Stuff Christians Need to Stop Saying #5

What are the reasons that you would make a fifth installment to your franchise?  There seem to be only a handful of reasons:

1) You are such a pop culture phenomenon that you could keep making movies until the end of time and your people will come see them–Star Wars (7), Harry Potter (6 and counting), and Star Trek (11).

2) You have an amazing character and can consistently rework the franchise–Batman (7 live action and multiple animated), Superman (5 live action), James Bond (20+)

3) You have no pride and will crank out cheap movies like crazy–Horror Movies (Jason, Freddy, Saw), Stupid teen movies (Not Another, Scary Movie, etc.), Mediocre kid movies (Beethoven, Barbie, etc.)

Anyone thinking I have pride and won’t crank out cheap product is sadly mistaken.

Set-up: Someone goes through some sort of financial difficulty that results in some sort of sin, like greed or theft.

Response: It’s like the Bible says, “money is the root of all evil.”

Let us all be clear.  First of all, that is not what the Bible says.  Repeat, that is not what the Bible says, unless you put in some well-placed ellipses.  What the verse says is:

For the love of money is a root of all kinds of evil. Some people, eager for money, have wandered from the faith and pierced themselves with many griefs.

My question is do we intentionally misquote this verse?  Why would we do that?  Well, if money is the root and not the love of money then I get off the hook.  It’s not my fault; it’s “money’s” fault.  This makes money some entity that has some power and control, like the googly-eyed money from the Geico commercials. 

I always feel like...Somebody's watching me.

I always feel like...Somebody's watching me.

It is not money that causes evil, but our love of money.

Furthermore, it is not the root of all evil.  It is a root of all kinds of evil.  We tend to exaggerate things that we don’t like or understand.  The more ridiculous we can make something sound, the more that we can discount it.  If we say money is the root of all evil, we know that’s not true, so then we can discount the truth that is there.  Money, or even the love of money, is not why I am impatient with my kids or I am lazy.  Even when the love of money is a root, it is not always the root.  The financial arguments we have with our spouse are rooted both in the love of money and selfishness.

However, if we look at what that verse says, we rightly should be convicted.  Our love of money, the fact that we give our pursuit of money top priority in our lives over significantly more important areas, causes a lot of problems.  It divides husbands and wives.  It leads to neglect of children and family.  It leads to dishonesty, coveting, stealing.  It pushes God out of the leadership of our lives.  I typed “it” to describe the love of money.  However, the love of money comes from within. Change “it” to “I” and then we have something (you will also have to change some verb tenses.  Shut up, grammar nerd).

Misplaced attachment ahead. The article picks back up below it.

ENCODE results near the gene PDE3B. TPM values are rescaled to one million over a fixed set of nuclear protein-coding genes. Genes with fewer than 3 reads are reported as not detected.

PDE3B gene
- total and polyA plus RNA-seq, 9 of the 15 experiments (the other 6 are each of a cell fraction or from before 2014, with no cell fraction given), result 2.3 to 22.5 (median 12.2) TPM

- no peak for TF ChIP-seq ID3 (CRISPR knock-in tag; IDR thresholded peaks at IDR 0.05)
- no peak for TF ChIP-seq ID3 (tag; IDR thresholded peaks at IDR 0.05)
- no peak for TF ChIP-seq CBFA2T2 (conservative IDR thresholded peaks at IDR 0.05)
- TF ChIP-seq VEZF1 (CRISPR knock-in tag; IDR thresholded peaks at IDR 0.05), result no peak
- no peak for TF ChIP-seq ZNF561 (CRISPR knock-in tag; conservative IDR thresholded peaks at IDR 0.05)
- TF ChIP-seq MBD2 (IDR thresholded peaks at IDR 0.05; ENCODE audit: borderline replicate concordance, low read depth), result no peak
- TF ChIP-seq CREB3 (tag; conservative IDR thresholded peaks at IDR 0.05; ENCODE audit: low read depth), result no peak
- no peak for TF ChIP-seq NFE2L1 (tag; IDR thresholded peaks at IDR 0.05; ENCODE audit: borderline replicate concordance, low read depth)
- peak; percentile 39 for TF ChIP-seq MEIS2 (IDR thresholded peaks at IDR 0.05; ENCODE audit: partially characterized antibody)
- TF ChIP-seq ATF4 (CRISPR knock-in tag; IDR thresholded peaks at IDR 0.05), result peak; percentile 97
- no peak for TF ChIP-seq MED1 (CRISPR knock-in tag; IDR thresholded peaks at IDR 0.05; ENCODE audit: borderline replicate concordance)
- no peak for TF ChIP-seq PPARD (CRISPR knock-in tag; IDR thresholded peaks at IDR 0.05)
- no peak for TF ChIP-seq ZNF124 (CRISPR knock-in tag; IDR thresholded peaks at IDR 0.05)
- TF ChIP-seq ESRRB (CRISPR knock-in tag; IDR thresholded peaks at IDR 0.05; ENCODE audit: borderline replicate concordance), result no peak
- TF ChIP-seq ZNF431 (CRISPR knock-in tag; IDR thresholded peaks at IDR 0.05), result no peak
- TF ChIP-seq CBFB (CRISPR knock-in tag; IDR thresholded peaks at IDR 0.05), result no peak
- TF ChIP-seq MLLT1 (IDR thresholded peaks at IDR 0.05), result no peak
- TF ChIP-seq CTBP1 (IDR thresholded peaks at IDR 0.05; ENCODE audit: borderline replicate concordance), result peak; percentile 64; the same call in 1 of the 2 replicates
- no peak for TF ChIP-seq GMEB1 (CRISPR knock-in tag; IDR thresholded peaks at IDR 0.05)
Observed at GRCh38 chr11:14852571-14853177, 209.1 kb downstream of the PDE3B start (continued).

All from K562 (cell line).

Dude! Why bring this up?  Well, first I wanted to show you that pastors can talk about money and not bring up tithing (whoops.  FAIL).  Second, it breaks my heart to see the love of money tear families apart and pull people away from God.  Enjoy what God has given you, use it to glorify him and strengthen your family, but don’t let your love and pursuit consume you.

Money is just an inanimate thing, meant to be controlled by you and surrendered to God’s authority.  Don’t let the googly-eyed money wad control you.


5 Responses to “Stuff Christians Need to Stop Saying #5”
  1. El Davo says:

    The love of gold is the stem of all sorts of evil.

  2. David Hicks says:

    Good points. Especially about “A root of ALL KINDS of evil.”
    And also how we use such a verse to distance ourselves from the real issue.

    The issue is not money itself, never was. Not even wealth. This “love of money” passage is a leadership issue that Paul was advising Timothy on. Sticking to the context, he was talking about renegade leaders who build personal followings and live off them. And the ensuing division, distortion and ruin.

    Just a few verses later, Paul takes a very positive stance with Timothy on how to disciple believers who happen to be rich. If money itself was the root problem, or even the time and energy it takes to be “rich in this world”, I’d think his advice would be very different.

    When I unpack this section in one of my seminars, it’s so much fun to watch the burden lift from people’s thinking!

  3. Aaron Reddin says:

    My great granny always said that “if money’s the root of all evil, just gimmie some more root!!!”

    Bless her soul lol

  4. Larry says:

    A point that needs to be preached more often. Our love of wealth and riches in this country, especially among professing Christians has reached epidemic proportions. And the results of this are predictably devastating, both inside and outside the Church.

  5. Grobmyer says:

    The bible is full of lessons of moderation as leading to mental and physical health. It is not food that is bad, it’s gluttony. It’s not rest that is bad, it’s sloth. It’s not sex that’s bad, it’s lust and infidelity. It’s not drink that is evil itself, it is drunkenness. And it isn’t money that’s the problem, it’s an obsession with it. It’s just money. It’s just stuff. It will all fade away. I believe that your body is a temple of God, and these are lessons to take care of it, mentally, spiritually, and physically. Understanding this really helps guide you through what is important in life, which saves those marriages you were talking about (I can personally attest to this one!), saves your sanity, and makes you happier, healthier, and wiser. I’m not trying to sound like I have all the answers, but my worldview has been so altered by recent events I want to shout it from the rooftops!

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